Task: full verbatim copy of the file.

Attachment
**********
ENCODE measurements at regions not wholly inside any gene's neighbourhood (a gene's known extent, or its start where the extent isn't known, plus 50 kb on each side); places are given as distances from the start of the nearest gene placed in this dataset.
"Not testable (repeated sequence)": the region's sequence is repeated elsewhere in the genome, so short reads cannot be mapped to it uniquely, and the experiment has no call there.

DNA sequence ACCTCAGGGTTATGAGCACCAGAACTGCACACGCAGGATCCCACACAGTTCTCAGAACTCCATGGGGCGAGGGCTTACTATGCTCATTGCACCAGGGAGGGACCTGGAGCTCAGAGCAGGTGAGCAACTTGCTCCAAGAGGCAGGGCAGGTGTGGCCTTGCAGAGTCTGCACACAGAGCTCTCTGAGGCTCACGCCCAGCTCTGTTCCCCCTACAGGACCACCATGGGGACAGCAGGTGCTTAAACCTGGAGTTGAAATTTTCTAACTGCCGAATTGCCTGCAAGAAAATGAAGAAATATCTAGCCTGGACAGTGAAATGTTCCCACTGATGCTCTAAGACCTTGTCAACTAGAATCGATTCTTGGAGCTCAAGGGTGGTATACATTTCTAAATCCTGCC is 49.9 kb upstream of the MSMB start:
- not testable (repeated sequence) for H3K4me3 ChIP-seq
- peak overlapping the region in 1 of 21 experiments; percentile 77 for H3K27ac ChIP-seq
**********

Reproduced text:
ENCODE measurements at regions not wholly inside any gene's neighbourhood (a gene's known extent, or its start where the extent isn't known, plus 50 kb on each side); places are given as distances from the start of the nearest gene placed in this dataset.
"Not testable (repeated sequence)": the region's sequence is repeated elsewhere in the genome, so short reads cannot be mapped to it uniquely, and the experiment has no call there.

DNA sequence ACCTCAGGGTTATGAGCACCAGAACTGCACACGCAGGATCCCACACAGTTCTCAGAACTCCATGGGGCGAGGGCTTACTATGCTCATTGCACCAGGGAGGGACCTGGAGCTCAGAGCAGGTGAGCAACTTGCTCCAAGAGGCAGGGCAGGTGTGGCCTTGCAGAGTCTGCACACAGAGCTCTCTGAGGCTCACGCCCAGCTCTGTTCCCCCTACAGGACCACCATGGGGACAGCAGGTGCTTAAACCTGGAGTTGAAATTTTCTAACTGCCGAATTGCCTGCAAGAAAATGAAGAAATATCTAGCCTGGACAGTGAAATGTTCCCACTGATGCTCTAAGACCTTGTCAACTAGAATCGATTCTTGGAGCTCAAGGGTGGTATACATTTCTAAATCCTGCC is 49.9 kb upstream of the MSMB start:
- not testable (repeated sequence) for H3K4me3 ChIP-seq
- peak overlapping the region in 1 of 21 experiments; percentile 77 for H3K27ac ChIP-seq